I have known for some time that there are a vast number of well-intentioned patronage or dependency “missions,” orphanages and churches in Haiti – and indeed, around the world. They tend to be individual or independent organizations supported by individual local churches in the United States. They are often led by very compassionate, hard-working and genuinely brilliant “lone rangers.”

There are some unintended consequences of these approaches to mission, however, even though much of what they do is certainly of value:

•    Such approaches can discourage cooperation between neighboring ministries. Since a dependent local church or ministry may fear the loss of its patron to some other ministry, its leaders may harshly criticize others in their area of service and overstate their own capacity.
•    Many such ministries are exclusively concerned for their own constituents. I corresponded with a leader who insists that the Covenant should first rebuild his fallen church buildings and the homes of his constituents. This is, indeed, a genuine need, but he is not interested in serving as a distributor of aid to his community beyond his own membership. “You must help those of the household of faith,” he wrote, “and leave help for non-Christians to worldly agencies.” In desperation, he described World Relief, World Vision, Compassion International and others as “gangs who refuse to meet our needs.”

If you are a patron of this kind of ministry, I am not suggesting that you stop serving them! I absolutely respect and honor your passion and commitment to supportive partnerships in God’s mission. I do want to encourage you to find ways to encourage and empower your partners to develop ways to cooperate joyfully in mission and service with others in their area. You can become a source of freedom for them to do so.

“I have rarely been witness to such magnificent resilience and powerful faith among people in the valley of the shadow of death.”

A Powerful Witness

Near the end our trip, we visited several of the small churches that are directly involved in care, who help distribute aid and serve as centers for medical and health services. In each, I was profoundly moved by their tireless service, their compassion and their powerful faith.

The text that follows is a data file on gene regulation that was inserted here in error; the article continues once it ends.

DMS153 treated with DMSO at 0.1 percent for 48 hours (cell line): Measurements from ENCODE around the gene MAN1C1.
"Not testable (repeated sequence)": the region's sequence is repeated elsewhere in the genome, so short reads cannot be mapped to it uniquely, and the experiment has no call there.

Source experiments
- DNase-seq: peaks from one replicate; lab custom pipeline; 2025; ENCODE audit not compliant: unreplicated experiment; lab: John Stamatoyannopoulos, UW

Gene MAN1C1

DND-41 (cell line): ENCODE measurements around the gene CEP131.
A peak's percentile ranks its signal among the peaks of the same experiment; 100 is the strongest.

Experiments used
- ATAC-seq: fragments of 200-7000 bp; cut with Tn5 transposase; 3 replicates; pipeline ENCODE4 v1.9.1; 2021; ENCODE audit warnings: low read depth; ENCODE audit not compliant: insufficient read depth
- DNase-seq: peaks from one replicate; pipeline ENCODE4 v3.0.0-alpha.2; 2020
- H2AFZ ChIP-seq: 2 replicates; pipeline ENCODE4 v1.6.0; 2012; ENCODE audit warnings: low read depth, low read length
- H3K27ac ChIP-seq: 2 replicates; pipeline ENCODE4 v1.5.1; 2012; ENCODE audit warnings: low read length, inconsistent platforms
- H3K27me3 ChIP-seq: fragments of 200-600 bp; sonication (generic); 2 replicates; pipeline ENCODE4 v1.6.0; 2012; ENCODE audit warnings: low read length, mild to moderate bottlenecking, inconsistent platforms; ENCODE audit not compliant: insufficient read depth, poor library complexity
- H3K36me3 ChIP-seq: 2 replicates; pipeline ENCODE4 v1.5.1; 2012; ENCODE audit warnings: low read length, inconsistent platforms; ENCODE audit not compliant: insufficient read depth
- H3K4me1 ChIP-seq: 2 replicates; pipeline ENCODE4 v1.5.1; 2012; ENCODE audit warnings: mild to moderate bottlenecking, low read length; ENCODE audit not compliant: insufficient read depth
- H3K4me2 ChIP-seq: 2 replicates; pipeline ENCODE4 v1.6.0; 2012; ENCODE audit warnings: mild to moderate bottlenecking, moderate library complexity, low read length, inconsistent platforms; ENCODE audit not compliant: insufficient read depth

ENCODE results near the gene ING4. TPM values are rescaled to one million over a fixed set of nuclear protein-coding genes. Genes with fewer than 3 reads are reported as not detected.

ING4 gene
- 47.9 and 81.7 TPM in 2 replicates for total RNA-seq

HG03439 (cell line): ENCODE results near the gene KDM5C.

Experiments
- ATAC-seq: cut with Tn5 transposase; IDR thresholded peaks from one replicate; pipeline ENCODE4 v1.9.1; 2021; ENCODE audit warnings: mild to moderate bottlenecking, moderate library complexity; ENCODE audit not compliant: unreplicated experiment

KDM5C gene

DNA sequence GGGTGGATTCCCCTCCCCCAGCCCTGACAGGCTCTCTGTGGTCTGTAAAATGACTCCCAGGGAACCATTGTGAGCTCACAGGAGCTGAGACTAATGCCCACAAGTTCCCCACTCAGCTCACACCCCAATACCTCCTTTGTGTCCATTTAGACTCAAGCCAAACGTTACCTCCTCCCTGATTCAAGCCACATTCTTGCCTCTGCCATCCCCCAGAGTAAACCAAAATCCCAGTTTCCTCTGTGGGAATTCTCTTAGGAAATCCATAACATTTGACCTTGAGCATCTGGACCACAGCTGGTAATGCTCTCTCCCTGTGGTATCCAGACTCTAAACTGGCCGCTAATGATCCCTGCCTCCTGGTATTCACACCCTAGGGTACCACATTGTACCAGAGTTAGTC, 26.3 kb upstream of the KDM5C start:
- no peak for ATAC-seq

One church stands out as exemplary. It is a small church. It faces a street on one side and is surrounded on the other three (right up against its walls) by a vast tent/tarp camp that shelters homeless people. A half-dozen other pastors were present who get supplies that World Relief brings to this church as a center for the area. We were surprised to be met by many members of the congregation.

We were not sure what we would hear as people shared their stories. Each one spoke of the loss of loved ones – sons and daughters, fathers and mothers, other relatives and friends. What I was unprepared for was their joy! They spoke with passion and conviction about their experience of the presence of God in the midst of their trials. One related,  “I was trapped in a fallen building and I just kept praying, ‘Jesus! Jesus! Jesus!’ He heard my cries.  He was with me! And I was rescued!” Many told of similar experiences.

I have rarely been witness to such magnificent resilience and powerful faith among people in the valley of the shadow of death. After their time of sharing, they prayed for us! They prayed that we would find the same experience of God and be given strength and power to continue our efforts to help them in their time of need.

I left feeling deeply humbled and overwhelmed by the sheer privilege of sitting with these Haitian sisters and brothers in Christ whose love for others shines in the darkness of their circumstances.

I report to you that God is in Haiti, present, active, loving and powerful. But do not stop giving now! There is much left to be done and it is our sacred privilege to “go the distance.”